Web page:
21 June 2006

Linuxcare Lives - or Does It?

A few months ago I interviewed Dave Sifry, CEO of Technorati. Doing so brought back memories of the previous time I'd interviewed him, when he was CTO of Linuxcare.

The idea behind Linuxcare was a good one: to act as a 24x7 support service for all the main free software programs - and thus plug what many saw as the big gap in the open source offering for corporates. It was a great idea, and they had some great people, but the company crashed and burned for reasons that seem to have nothing to do with that idea, in one of the more spectacular crashes of the dotcom meltdown.

Given this history, I was amazed to learn that Linuxcare lives on, as a company now called Levanta. Or rather, reading the BusinessWeek story on the latter, it seems that Linuxcare has gradually morphed into something else:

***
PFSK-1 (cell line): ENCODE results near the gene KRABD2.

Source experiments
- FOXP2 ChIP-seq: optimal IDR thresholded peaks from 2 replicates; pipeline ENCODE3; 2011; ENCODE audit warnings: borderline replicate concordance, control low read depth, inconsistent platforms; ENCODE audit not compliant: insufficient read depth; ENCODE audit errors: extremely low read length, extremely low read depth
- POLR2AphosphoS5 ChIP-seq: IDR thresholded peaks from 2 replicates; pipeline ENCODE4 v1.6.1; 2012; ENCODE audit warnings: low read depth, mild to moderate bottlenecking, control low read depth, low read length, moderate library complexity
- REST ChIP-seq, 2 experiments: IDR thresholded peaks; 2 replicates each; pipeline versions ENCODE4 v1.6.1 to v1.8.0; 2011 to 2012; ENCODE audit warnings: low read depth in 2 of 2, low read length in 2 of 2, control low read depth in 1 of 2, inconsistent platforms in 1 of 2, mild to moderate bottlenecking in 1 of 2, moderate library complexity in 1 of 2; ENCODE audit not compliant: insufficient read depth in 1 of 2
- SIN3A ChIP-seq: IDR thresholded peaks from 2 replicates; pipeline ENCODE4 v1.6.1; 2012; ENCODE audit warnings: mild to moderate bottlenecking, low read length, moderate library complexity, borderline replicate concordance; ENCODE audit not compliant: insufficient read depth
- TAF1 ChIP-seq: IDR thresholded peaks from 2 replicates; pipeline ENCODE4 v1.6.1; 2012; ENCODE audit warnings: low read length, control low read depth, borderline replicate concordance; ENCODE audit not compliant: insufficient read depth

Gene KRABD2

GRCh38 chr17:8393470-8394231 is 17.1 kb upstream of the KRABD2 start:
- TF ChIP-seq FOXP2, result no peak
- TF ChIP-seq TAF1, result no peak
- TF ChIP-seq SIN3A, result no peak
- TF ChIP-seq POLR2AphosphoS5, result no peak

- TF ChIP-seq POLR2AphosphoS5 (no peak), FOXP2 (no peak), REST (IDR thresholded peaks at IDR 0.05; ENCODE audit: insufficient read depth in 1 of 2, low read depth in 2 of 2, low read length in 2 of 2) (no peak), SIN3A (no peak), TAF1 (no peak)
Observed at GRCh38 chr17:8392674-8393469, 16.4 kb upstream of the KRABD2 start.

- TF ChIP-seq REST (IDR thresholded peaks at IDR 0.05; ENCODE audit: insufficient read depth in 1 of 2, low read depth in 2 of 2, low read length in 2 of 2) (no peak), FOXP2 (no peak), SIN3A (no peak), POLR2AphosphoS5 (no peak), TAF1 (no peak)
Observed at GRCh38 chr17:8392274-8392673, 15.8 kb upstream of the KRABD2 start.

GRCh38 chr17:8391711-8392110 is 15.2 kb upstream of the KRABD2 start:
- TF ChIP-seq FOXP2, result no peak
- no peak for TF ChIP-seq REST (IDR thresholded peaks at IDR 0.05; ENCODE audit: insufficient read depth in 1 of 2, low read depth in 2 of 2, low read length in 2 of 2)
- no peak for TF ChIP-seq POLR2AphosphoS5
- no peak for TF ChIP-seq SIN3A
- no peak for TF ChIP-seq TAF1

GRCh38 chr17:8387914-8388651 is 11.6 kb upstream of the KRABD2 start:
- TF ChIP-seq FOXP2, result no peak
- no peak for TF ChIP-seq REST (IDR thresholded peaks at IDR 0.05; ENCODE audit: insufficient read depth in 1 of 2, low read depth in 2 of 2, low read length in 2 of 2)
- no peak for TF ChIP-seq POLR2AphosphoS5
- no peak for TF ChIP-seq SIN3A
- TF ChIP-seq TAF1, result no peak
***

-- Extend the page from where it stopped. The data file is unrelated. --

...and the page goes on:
Levanta sells a box that connects to all of a company's Linux servers. The customer's software and applications actually run through that box, not individually on each server. That means that if a server crashes, there's a backup for that data. Or, if administrators need to switch an application from a test server to a more reliable one, it's just a few mouse clicks away.

I can't help feeling that an outfit that has changed its management, name and product isn't really the outfit I knew those years back. And so, for me, this strange, zombie-like resurrection is more of an end than a beginning.

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